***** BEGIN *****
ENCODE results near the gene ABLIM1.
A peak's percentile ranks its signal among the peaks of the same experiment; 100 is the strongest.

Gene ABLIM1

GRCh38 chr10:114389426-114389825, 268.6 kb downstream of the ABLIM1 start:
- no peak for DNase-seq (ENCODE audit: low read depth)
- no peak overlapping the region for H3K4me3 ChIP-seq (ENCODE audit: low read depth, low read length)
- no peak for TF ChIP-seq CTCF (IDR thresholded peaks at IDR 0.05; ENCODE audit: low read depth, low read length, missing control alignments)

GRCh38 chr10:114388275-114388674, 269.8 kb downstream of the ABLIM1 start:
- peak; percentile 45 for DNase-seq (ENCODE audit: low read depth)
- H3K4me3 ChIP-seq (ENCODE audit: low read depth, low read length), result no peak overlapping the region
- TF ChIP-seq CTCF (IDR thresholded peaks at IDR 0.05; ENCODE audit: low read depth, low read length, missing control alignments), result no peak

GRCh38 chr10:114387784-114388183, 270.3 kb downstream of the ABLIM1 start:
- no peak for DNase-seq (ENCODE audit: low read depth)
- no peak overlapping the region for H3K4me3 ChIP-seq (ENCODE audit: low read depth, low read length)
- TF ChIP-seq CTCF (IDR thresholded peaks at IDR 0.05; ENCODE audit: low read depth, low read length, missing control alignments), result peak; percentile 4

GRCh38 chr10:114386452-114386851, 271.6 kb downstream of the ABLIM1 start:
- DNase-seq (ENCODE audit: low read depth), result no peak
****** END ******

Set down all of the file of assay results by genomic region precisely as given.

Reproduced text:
ENCODE results near the gene ABLIM1.
A peak's percentile ranks its signal among the peaks of the same experiment; 100 is the strongest.

Gene ABLIM1

GRCh38 chr10:114389426-114389825, 268.6 kb downstream of the ABLIM1 start:
- no peak for DNase-seq (ENCODE audit: low read depth)
- no peak overlapping the region for H3K4me3 ChIP-seq (ENCODE audit: low read depth, low read length)
- no peak for TF ChIP-seq CTCF (IDR thresholded peaks at IDR 0.05; ENCODE audit: low read depth, low read length, missing control alignments)

GRCh38 chr10:114388275-114388674, 269.8 kb downstream of the ABLIM1 start:
- peak; percentile 45 for DNase-seq (ENCODE audit: low read depth)
- H3K4me3 ChIP-seq (ENCODE audit: low read depth, low read length), result no peak overlapping the region
- TF ChIP-seq CTCF (IDR thresholded peaks at IDR 0.05; ENCODE audit: low read depth, low read length, missing control alignments), result no peak

GRCh38 chr10:114387784-114388183, 270.3 kb downstream of the ABLIM1 start:
- no peak for DNase-seq (ENCODE audit: low read depth)
- no peak overlapping the region for H3K4me3 ChIP-seq (ENCODE audit: low read depth, low read length)
- TF ChIP-seq CTCF (IDR thresholded peaks at IDR 0.05; ENCODE audit: low read depth, low read length, missing control alignments), result peak; percentile 4

GRCh38 chr10:114386452-114386851, 271.6 kb downstream of the ABLIM1 start:
- DNase-seq (ENCODE audit: low read depth), result no peak